Yesterday I attended my first ANA meeting, and it was awesome! Everyone was so outgoing, encouraging, and knowledgeable. Upon entering, we received numerous packets of information about facial nerve damage, hearing loss, methods for improving balance, and other issues that acoustic neuroma patients deal with post-surgery. I can’t wait to read up on all of this and learn even more.
A small group of us, some joined by family (I had my mom attend with me), gathered at the Evanston Library to hear a speaker discuss issues with posture, balance, and movement following acoustic neuroma surgery. Our speaker was Dr. Jeff Getzell, who is a behavioral optometrist and had surgery for an acoustic neuroma in the past. Jeff was very informative about what he does and provided strategies we can use to help with our balance and posture.
He had us do multiple hands-on activities as well. One activity involved three people who tried walking with their eyes closed. First they walked with their glasses on and then they walked with their glasses off. When they had their glasses off, they took wider strides and had less tension in their bodies. This showed us that glasses give us sight, but not vision. He stated that most people believe vision and sight to be the same thing, when vision really affects how we think, speak, listen, and move.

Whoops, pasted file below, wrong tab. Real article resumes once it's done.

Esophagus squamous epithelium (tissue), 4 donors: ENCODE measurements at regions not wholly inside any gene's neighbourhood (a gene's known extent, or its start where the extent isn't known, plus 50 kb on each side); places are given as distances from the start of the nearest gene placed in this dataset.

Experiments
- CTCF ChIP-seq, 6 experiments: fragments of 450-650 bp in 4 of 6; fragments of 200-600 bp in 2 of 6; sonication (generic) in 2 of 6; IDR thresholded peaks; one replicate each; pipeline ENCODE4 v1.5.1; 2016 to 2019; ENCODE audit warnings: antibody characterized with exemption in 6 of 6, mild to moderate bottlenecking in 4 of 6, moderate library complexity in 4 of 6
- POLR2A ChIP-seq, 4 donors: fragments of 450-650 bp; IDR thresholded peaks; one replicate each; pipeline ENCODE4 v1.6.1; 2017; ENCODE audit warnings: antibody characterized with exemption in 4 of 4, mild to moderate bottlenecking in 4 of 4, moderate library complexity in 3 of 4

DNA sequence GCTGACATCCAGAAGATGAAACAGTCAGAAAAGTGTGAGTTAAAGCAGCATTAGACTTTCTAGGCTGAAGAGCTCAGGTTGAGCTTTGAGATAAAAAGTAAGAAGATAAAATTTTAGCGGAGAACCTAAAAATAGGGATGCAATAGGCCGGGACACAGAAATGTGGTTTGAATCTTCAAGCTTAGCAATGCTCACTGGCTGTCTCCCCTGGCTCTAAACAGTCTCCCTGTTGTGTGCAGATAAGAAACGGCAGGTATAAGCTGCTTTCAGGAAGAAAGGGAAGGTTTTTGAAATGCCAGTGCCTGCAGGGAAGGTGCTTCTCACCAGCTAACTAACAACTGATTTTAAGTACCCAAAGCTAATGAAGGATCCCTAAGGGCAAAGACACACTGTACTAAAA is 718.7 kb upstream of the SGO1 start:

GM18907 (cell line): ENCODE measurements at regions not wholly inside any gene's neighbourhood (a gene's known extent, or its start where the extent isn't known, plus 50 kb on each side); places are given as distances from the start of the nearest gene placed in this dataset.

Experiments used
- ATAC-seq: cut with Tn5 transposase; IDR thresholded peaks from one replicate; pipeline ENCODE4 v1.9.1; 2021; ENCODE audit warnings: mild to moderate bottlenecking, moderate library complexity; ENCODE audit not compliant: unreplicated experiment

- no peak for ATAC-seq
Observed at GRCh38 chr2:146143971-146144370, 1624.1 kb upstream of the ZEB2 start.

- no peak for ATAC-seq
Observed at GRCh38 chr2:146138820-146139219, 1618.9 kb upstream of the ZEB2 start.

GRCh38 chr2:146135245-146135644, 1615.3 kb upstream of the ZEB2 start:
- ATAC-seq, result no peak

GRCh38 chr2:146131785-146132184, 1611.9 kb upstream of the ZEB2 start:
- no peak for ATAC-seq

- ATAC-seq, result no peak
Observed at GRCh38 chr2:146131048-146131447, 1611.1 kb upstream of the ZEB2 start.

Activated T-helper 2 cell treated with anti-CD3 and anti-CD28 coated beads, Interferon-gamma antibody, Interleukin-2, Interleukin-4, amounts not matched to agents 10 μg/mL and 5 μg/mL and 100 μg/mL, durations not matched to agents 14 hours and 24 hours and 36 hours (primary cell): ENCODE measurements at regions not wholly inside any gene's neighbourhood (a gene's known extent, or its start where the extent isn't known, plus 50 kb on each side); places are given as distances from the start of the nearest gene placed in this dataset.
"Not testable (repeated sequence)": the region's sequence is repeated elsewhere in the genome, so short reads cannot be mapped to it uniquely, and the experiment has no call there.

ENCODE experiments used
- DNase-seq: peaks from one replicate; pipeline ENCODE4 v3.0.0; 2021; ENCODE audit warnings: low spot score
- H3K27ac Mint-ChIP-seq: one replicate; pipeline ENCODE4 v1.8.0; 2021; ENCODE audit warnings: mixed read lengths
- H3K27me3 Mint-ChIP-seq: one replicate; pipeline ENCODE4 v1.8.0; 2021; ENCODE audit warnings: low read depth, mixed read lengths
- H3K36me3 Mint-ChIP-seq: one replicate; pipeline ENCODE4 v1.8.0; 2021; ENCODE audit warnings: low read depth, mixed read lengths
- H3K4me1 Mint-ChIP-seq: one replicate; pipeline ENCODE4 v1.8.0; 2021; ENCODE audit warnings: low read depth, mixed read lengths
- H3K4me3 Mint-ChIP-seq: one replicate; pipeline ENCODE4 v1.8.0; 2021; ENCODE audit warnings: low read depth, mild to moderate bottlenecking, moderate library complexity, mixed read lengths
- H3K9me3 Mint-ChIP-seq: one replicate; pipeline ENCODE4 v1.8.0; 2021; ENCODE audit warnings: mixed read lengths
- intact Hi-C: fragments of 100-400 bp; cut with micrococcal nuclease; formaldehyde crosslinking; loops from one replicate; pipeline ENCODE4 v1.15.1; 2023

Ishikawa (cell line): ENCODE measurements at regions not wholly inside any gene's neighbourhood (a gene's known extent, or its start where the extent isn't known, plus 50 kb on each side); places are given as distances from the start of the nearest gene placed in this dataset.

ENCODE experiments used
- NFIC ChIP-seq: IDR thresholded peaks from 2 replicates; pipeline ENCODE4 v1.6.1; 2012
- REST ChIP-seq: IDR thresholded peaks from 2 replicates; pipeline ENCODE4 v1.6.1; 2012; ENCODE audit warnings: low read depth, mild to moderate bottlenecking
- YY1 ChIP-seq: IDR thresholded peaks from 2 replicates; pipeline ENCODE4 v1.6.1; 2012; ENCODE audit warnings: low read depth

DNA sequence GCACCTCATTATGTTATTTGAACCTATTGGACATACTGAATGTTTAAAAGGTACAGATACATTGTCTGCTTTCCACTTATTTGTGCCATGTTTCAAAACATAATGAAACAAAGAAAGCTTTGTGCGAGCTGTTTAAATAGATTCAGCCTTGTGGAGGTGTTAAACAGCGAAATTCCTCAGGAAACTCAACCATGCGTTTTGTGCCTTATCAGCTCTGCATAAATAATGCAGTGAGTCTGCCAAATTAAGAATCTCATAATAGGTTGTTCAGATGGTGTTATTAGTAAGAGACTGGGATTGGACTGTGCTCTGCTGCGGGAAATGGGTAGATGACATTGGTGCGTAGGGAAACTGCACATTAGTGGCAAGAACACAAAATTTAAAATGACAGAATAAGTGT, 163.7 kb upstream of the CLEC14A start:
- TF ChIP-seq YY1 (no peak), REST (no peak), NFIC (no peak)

Yours truly was quite the volunteer for many of the exercises (at first by choice, then I was simply asked to do them). By the end of his speech, Jeff was referring to me as “his favorite person,” and told me I did a great job. I’ll take the compliment! 😉
After our speaker, our group was able to ask questions and converse with one another. This was my favorite part—meeting everyone and hearing their stories! Out of the 12 people at the meeting, 9 people were acoustic neuroma patients in various stages of treatment. Everyone had a different story to share. One man, Gregg, is having surgery on Tuesday. Who are his doctors? Well, Dr. Anderson and Dr. Leonetti of course! He was obviously nervous, and I reassured him that he is in THE BEST hands!
Another young woman had her surgery about a year ago. She told me she had pretty severe facial paralysis post-surgery but is now almost fully recovered from that. After stating that Trudy was almost 5 cm, how I had a shunt implanted before surgery, and that my surgery lasted over 14 hours, one man came up and hugged me! He said his experience was so similar to mine and that we should swap stories because of it. The only difference? His surgery was in 1986! I feel very fortunate that medicine has advanced so far since then, that I had a fantastic team of surgeons and other healthcare professionals taking care of me, and that my recovery has gone fairly smoothly.
All in all, it was a great day! It was so wonderful to meet others who know what it is like to go through an acoustic neuroma surgery and discuss issues and strategies with them. I am already looking forward to our next meeting! We all decided a quiet place is best since all of us only have 1 ear that works- haha!